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The India Cable: Disha Ravi Gets Bail but Indian Democracy is Failing Habeas Corpus Test
Plus: Modi plays CEC, trouble for BJP in UP bailiwick, RBI calls for fuel tax cut, SC pulls up govt on RTI petition, Indians work more for less, in talkative West Bengal, a salamander gives tongue
From the founding editors of The Wire—MK Venu, Siddharth Varadarajan and Sidharth Bhatia—and journalists-writers Seema Chishti, Sushant Singh and Tanweer Alam. Editor: Pratik Kanjilal
Snapshot of the day
February 23, 2021
Despite police claims of her being a dangerous seditionist, a Delhi court today granted the 22-year-old environmental activist Disha Ravi bail in the so-called ‘toolkit’ case.
The police wanted to continue her custody in order to “confront” Disha with co-accused Nikita Jacob and Shantanu Muluk. But over exactly what is not clear as the police still haven’t said what laws the three of them broke by editing the ‘toolkit’.
While campaigning in Assam and West Bengal, the Prime Minister has announced when the state poll dates will be announced, inviting rich sarcasm. State leaders have asked if the PM is the Chief Election Commissioner. NDTV is carrying forward its observation from the 2019 general elections, that clubbing state events and political rallies may be financially beneficial for Modi ― the taxpayer could be footing part of the bill for party politics. Indeed, in West Bengal, the Prime Minister addressed a rally at the old Dutch town of Chinsurah and inaugurated a stretch of the Metro rail. These days, official government functions look like the ruling party’s election rallies. And the Central investigative agencies have, coincidentally, swung into action in various cases involving the Trinamool Congress.
The Chief Justice of India has ticked off a law student for addressing the court as, “Your Honour.” “We are not the US Supreme Court. Do not address us this way,” he said, and adjourned the case, which concerns the appointment of judges, for four weeks, “since you have addressed us incorrectly.” Indian judges are supposed to be addressed as “My Lord”, but surely this is an excessive punishment for a student who may have been binge-watching American courtroom dramas.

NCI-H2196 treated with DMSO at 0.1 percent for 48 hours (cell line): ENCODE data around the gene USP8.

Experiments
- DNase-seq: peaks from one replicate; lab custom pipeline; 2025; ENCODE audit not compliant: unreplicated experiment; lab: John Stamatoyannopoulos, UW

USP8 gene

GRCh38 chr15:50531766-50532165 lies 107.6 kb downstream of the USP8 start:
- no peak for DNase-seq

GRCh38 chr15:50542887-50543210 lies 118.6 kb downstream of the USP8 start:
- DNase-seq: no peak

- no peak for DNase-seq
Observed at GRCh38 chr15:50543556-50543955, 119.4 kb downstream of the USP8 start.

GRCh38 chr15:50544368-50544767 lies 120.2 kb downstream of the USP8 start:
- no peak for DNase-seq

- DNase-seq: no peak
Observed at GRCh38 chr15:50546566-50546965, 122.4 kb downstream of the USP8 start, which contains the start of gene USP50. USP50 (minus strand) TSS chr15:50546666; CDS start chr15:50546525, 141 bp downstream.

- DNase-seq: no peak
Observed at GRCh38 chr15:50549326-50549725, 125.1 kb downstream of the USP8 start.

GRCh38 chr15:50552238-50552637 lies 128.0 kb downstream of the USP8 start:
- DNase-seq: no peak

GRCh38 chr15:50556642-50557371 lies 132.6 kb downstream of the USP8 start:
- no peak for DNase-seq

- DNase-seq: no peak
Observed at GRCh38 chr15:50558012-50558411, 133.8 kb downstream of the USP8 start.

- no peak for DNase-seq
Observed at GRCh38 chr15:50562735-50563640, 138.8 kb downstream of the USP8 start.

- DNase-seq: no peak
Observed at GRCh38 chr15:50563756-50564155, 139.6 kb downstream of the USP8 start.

Hitting back at Agriculture Minister Narendra Tomar for saying that crowds mean nothing, Bharatiya Kisan Union leader Rakesh Tikait said, “The minister says that mere gathering of crowds does not lead to revocation of legislations.” He added: “They have lost their mind. When crowds gather, governments get changed,” he told a farmers’ gathering in Sonepat.
The government appears to be on the back foot on the farmer question, and has postponed changes in food and fertiliser subsidies. The farmers’ protest has prompted the Finance Ministry to indefinitely hold off proposed changes, fearing that these reforms would further alienate farmers and the poor.
A 29-year-old man, Jaspreet Singh, who allegedly climbed one of the tombs of the Red Fort during the violence in Delhi on Republic Day, has been arrested. He was allegedly picked up from Jammu, and like Disha Ravi, brought to Delhi without transit remand.
The BJP has done very well in Gujarat local body elections and former Jammu and Kashmir chief minister Mehbooba Mufti was unanimously reelected president of the PDP for a three-year term. Nearly 1,100 people travelled between Banihal and Baramulla railway stations as train services resumed partially in Kashmir on Monday, after remaining suspended for around 11 months due to the Covid-19 pandemic.
Fuel prices continued to soar to new highs as the rates of petrol and diesel were hiked yet again on Tuesday. In Delhi, the price of petrol was hiked by 25 paise and diesel by 35 paise. In the national capital, petrol now costs Rs 90.83 per litre, and diesel is Rs 81.32 per litre.
The Sensex tanked yesterday by 1,145 points, on profit taking apparently, and the India Volatility Index shot up by 14.5%.
Former Union commerce secretary Rahul Khullar has died in Delhi. He was also chairman of the Telecom Regulatory Authority of India, and was sensitive to the danger of cross-media holdings leading to monopolies of opinion.
Western UP unhappy with BJP
While Punjab and Haryana have been witnessing such scenes for months, saffron leaders are now facing resistance in the BJP’s bastion of western Uttar Pradesh as they try to reach out to their support base, especially rural Jats. The historic Sauram or Shoram village in Muzaffarnagar witnessed clashes between villagers and leaders/supporters of the BJP during a visit of Union minister Sanjeev Balyan. The police arrested the farmers, leading to a protest by local farmers outside the police station. They demanded the release of their comrades and wanted the BJP workers who had assaulted them to be arrested.
China back in favour
The Modi government will clear 45 investment proposals from China, which are likely to include those from Great Wall Motors and SAIC Motor Corp, following disengagement at Pangong Tso in Ladakh. About 150 investment proposals from China worth more than $2 billion have been stuck in the pipeline since last year. Companies from Japan and the US routing investment through Hong Kong were also caught in the Ladakh crossfire, because an inter-ministerial panel led by the Home Ministry had tightened scrutiny.
A report citing “national security planners” claimed over the weekend that the Indian and Chinese Special Representatives could meet soon to take forward the momentum generated by the disengagement at Pangong Tso in Ladakh and resolve the border dispute, but another report, citing “sources close to the National Security Advisor,” now claims that such a meeting is not in the offing. Meanwhile, the marathon 16-hour meeting between Indian and Chinese military commanders on Sunday did not lead to an agreement on Gogra and Hot Springs, both seen as low-hanging fruit compared to the other disputed areas of Depsang and Demchok. A former Director General, Military Operations, avers that the present disengagement process “can, at best, avert an immediate confrontation but not eliminate the possibility of a similar, or even worse, conflict in future.”
In some states, pandemic soars again